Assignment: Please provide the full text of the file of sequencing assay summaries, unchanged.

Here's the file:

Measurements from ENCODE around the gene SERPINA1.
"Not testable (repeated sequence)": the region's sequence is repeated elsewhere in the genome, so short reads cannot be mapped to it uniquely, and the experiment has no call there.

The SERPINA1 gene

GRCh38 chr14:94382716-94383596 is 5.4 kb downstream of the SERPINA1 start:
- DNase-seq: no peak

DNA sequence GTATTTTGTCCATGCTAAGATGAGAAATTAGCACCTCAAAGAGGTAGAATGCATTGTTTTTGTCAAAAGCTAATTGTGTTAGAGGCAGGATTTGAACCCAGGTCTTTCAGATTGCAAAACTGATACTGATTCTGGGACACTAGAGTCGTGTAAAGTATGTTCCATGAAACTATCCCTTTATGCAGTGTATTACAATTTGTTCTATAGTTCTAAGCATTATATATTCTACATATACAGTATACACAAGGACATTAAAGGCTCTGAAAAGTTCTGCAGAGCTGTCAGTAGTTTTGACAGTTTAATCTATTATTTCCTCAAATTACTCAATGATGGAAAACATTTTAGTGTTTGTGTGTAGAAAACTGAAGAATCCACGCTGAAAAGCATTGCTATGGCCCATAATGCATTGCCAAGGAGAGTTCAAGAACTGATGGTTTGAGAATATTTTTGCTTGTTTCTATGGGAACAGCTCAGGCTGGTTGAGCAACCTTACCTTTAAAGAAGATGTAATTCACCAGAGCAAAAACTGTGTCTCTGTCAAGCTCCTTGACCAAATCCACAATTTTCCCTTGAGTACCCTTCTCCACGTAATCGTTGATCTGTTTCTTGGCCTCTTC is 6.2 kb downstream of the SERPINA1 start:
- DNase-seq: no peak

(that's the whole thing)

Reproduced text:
Measurements from ENCODE around the gene SERPINA1.
"Not testable (repeated sequence)": the region's sequence is repeated elsewhere in the genome, so short reads cannot be mapped to it uniquely, and the experiment has no call there.

The SERPINA1 gene

GRCh38 chr14:94382716-94383596 is 5.4 kb downstream of the SERPINA1 start:
- DNase-seq: no peak

DNA sequence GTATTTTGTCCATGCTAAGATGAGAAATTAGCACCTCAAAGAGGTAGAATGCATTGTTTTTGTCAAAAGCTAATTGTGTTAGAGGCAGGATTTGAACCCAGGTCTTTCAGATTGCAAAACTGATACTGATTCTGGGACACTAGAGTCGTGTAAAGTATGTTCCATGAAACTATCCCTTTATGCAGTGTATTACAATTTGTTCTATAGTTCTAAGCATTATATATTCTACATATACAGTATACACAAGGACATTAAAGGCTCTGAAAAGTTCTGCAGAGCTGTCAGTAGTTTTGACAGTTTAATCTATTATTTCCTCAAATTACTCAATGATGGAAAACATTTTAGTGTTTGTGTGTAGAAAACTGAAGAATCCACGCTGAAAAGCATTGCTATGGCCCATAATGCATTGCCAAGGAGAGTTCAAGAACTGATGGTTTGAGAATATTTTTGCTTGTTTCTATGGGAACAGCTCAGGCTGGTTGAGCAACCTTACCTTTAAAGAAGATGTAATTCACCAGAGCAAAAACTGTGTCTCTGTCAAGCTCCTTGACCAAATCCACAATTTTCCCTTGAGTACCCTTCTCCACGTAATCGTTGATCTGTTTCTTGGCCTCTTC is 6.2 kb downstream of the SERPINA1 start:
- DNase-seq: no peak